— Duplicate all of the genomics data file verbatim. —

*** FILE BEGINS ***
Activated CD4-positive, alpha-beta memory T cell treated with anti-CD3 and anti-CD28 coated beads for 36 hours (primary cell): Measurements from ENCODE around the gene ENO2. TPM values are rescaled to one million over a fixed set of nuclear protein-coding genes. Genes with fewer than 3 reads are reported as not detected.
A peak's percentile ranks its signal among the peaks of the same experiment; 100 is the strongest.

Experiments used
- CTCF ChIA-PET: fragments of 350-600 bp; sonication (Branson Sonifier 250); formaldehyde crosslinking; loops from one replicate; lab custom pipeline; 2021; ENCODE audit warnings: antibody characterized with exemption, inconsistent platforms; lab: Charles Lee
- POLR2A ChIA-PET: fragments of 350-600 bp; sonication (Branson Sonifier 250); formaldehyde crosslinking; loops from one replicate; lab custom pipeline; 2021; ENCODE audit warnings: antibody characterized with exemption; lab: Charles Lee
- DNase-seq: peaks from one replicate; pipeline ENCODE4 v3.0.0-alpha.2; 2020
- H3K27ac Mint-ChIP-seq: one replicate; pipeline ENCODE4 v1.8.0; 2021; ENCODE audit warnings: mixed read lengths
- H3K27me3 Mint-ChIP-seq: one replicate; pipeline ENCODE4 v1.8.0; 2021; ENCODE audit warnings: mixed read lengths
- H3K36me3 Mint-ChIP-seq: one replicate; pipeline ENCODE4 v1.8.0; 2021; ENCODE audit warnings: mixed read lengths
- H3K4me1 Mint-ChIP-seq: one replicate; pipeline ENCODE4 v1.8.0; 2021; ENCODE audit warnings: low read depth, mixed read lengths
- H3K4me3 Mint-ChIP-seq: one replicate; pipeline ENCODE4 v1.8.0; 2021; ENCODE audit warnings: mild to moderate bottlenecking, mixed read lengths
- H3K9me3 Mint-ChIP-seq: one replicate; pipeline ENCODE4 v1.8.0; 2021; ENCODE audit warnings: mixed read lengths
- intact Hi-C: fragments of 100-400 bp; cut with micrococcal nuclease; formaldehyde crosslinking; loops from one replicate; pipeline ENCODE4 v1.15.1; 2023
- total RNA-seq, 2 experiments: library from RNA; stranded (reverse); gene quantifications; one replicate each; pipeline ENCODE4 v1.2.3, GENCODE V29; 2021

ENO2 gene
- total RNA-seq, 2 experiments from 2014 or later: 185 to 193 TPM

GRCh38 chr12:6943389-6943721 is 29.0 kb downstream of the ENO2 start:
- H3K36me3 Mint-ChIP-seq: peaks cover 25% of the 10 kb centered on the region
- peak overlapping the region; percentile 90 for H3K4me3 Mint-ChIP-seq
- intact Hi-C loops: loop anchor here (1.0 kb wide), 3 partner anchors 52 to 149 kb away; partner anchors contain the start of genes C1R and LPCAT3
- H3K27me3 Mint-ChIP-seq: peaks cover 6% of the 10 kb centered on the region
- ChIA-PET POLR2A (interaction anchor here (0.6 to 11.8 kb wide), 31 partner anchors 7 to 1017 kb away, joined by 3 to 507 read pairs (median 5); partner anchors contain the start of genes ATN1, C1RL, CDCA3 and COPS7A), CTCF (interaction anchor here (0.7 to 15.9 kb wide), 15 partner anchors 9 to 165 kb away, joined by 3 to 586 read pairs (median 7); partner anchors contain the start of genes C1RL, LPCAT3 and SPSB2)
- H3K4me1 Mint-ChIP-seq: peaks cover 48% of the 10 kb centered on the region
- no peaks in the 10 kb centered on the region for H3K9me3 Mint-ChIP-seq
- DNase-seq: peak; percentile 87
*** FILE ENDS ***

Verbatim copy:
Activated CD4-positive, alpha-beta memory T cell treated with anti-CD3 and anti-CD28 coated beads for 36 hours (primary cell): Measurements from ENCODE around the gene ENO2. TPM values are rescaled to one million over a fixed set of nuclear protein-coding genes. Genes with fewer than 3 reads are reported as not detected.
A peak's percentile ranks its signal among the peaks of the same experiment; 100 is the strongest.

Experiments used
- CTCF ChIA-PET: fragments of 350-600 bp; sonication (Branson Sonifier 250); formaldehyde crosslinking; loops from one replicate; lab custom pipeline; 2021; ENCODE audit warnings: antibody characterized with exemption, inconsistent platforms; lab: Charles Lee
- POLR2A ChIA-PET: fragments of 350-600 bp; sonication (Branson Sonifier 250); formaldehyde crosslinking; loops from one replicate; lab custom pipeline; 2021; ENCODE audit warnings: antibody characterized with exemption; lab: Charles Lee
- DNase-seq: peaks from one replicate; pipeline ENCODE4 v3.0.0-alpha.2; 2020
- H3K27ac Mint-ChIP-seq: one replicate; pipeline ENCODE4 v1.8.0; 2021; ENCODE audit warnings: mixed read lengths
- H3K27me3 Mint-ChIP-seq: one replicate; pipeline ENCODE4 v1.8.0; 2021; ENCODE audit warnings: mixed read lengths
- H3K36me3 Mint-ChIP-seq: one replicate; pipeline ENCODE4 v1.8.0; 2021; ENCODE audit warnings: mixed read lengths
- H3K4me1 Mint-ChIP-seq: one replicate; pipeline ENCODE4 v1.8.0; 2021; ENCODE audit warnings: low read depth, mixed read lengths
- H3K4me3 Mint-ChIP-seq: one replicate; pipeline ENCODE4 v1.8.0; 2021; ENCODE audit warnings: mild to moderate bottlenecking, mixed read lengths
- H3K9me3 Mint-ChIP-seq: one replicate; pipeline ENCODE4 v1.8.0; 2021; ENCODE audit warnings: mixed read lengths
- intact Hi-C: fragments of 100-400 bp; cut with micrococcal nuclease; formaldehyde crosslinking; loops from one replicate; pipeline ENCODE4 v1.15.1; 2023
- total RNA-seq, 2 experiments: library from RNA; stranded (reverse); gene quantifications; one replicate each; pipeline ENCODE4 v1.2.3, GENCODE V29; 2021

ENO2 gene
- total RNA-seq, 2 experiments from 2014 or later: 185 to 193 TPM

GRCh38 chr12:6943389-6943721 is 29.0 kb downstream of the ENO2 start:
- H3K36me3 Mint-ChIP-seq: peaks cover 25% of the 10 kb centered on the region
- peak overlapping the region; percentile 90 for H3K4me3 Mint-ChIP-seq
- intact Hi-C loops: loop anchor here (1.0 kb wide), 3 partner anchors 52 to 149 kb away; partner anchors contain the start of genes C1R and LPCAT3
- H3K27me3 Mint-ChIP-seq: peaks cover 6% of the 10 kb centered on the region
- ChIA-PET POLR2A (interaction anchor here (0.6 to 11.8 kb wide), 31 partner anchors 7 to 1017 kb away, joined by 3 to 507 read pairs (median 5); partner anchors contain the start of genes ATN1, C1RL, CDCA3 and COPS7A), CTCF (interaction anchor here (0.7 to 15.9 kb wide), 15 partner anchors 9 to 165 kb away, joined by 3 to 586 read pairs (median 7); partner anchors contain the start of genes C1RL, LPCAT3 and SPSB2)
- H3K4me1 Mint-ChIP-seq: peaks cover 48% of the 10 kb centered on the region
- no peaks in the 10 kb centered on the region for H3K9me3 Mint-ChIP-seq
- DNase-seq: peak; percentile 87